Athens fires driven back, nuns rescued

A multinational effort appears to be bringing fires under control. But Greece's conservative government may suffer anyway over its handling of the crisis.

Nikolas Giakoumidis/AP
Volunteers from the Red Cross work at the scene of a forest fire in Pikermi, north of Athens, on Monday.

The efforts of thousands of Greek firefighters and soldiers combined with firefighting planes dispatched by Italy and France made progress against the worst wildfires around Athens in two years, creating optimism in Greece that the Athens suburbs are safe.

But the electoral chances of Greece's conservative government, expected to face a new election next March, could suffer. In an election shortly after Greece's 2007 fires, the conservatives' majority in parliament was eroded, in part because of public anger at the handling of that crisis.

In the two years since, Greece has not added to its fleet of 21 fire-fighting planes. As the fires gathered steam over the weekend, some mayors were reduced to calling TV stations and appealing for firefighting help, exposing a slow, poorly coordinated firefighting response from the government that echoed 2007.

Reuters reports that morning winds on Monday had stoked the blazes that have been raging in Attica – the region that includes Athens' 4 million residents – for days, until Greek firefighting planes were joined by foreign forces, repeatedly dive-bombing the fronts with fire retardants.

"The fire is still raging but not with the intensity of previous days," said fire brigade spokesman Giannis Kapakis. "Fire-fighters are making every effort to contain its front." Only three main fronts remained in east Attica, where a state of emergency was declared on Saturday, burning mainly forest and threatening fewer communities. "Air forces are operating since early morning and we hope the fire front will be controlled within the day," said Iordanis Louizos, mayor of Nea Makri, a town near the fires' frontline.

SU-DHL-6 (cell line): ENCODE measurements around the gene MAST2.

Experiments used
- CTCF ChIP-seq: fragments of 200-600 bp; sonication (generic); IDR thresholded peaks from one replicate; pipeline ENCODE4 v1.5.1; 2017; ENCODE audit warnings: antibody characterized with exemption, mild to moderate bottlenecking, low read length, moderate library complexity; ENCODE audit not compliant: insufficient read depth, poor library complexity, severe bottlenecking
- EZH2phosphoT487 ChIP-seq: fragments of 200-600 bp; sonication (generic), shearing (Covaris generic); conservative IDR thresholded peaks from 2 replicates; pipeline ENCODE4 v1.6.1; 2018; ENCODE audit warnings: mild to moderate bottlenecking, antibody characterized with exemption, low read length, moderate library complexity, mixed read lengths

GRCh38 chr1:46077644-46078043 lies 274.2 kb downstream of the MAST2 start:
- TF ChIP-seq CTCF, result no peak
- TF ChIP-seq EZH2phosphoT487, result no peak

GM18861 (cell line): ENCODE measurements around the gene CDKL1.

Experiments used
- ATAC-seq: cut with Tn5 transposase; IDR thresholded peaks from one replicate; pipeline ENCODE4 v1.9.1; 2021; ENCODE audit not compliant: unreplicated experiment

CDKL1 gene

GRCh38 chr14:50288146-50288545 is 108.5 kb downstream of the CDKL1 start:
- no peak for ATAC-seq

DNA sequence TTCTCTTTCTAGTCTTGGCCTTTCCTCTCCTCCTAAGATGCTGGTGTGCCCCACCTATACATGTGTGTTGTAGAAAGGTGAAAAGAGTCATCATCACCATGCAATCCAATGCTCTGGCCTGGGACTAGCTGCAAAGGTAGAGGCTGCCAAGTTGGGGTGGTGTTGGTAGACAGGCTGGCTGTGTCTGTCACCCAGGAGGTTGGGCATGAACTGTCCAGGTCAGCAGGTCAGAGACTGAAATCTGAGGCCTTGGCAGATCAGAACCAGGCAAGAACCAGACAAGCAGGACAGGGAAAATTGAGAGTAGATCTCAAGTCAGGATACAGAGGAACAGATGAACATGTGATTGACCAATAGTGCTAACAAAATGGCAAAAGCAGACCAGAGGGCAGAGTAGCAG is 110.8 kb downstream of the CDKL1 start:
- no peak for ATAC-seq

To be sure, the Associated Press reports that as of the early afternoon in Greece on Monday, six major fires continued to burn across the country, fueled by the parched conditions and high temperatures of late summer. Twelve Greek Orthodox nuns of the monastery of St. Eprhaim of Nea Makri were rescued by firefighters, and the reputed remains of St. Ephraim – objects of veneration to many Greek Orthodox who seek his intercession in healing – were carried to safety in a basket.

AP described a multinational effort to douse the blazes:

Firefighting planes and helicopters from France, Italy and Cyprus were operating outside Athens, with more planes due to arrive later Monday and Tuesday from Spain, Turkey and the European Union, Civil Protection Agency officials said. At least five people were being treated for burns and several dozen had reported breathing problems, but no injuries were serious, Health Ministry officials said... There were no firm estimates on the thousands of residents who evacuated or the scores of homes that were torched. Athens regional governor Yiannis Sgouros said damage would be assessed once the fires were put out. "There are some signs of optimism but no letting up of the firefighting effort. We have a chance to contain this nightmare that has burned the city's main forest area," he said.

The BBC is carrying a series of eyewitness accounts of the fires and the disruption they are causing.

In a status report on the fires as of Monday afternoon, the semi-official Athens News Agency said a fire that started in northwest Attica on Sunday was nearing the resort town of Porto Germeno and "was the most ominous of the dozens of wildfires reported in the country."

Greek opposition politicians have attacked the government's handling of the fires, and some have alleged that many of them were deliberately set. Aleka Papariga, secretary general of the Communist Party of Greece, alleged the fires were set to clear protected forest land so that it could later be sold to developers.

Papariga stressed that, in her opinion, the essence of the problem is that "when there is an organised and well-planned arson plan aimed at the choice tracts of land, and when there is also an enacted framework allowing land speculation, there can be no high-level civil defence plan.

In August of 2007, a series of fires claimed 64 lives, burned 500,000 acres and caused about $1.6 billion in damage. Then, as now, there was speculation of dark intent and that the fires could cause the conservative government to fall. Polling at the time found that while Greeks were unhappy with the government's handling of the fires, they didn't believe the opposition would have done a better job.

Public Order Minister Vyron Polydoras, who is part of the ruling conservative New Democracy party, said the fires were part of an "asymmetric threat" and that the country's intelligence and antiterrorism agencies were investigating. At least six people have been charged, and dozens more arrested, on suspicion of starting fires... Ordinary Greeks largely agree that a conspiracy is at work, but aren't sure who to blame. A poll conducted on behalf of a local television station and newspaper found that 67 percent of respondents believed the fires were part of an organized plan by arsonists. Of those, 31 percent blamed foreign forces and 26 percent thought land developers were responsible.
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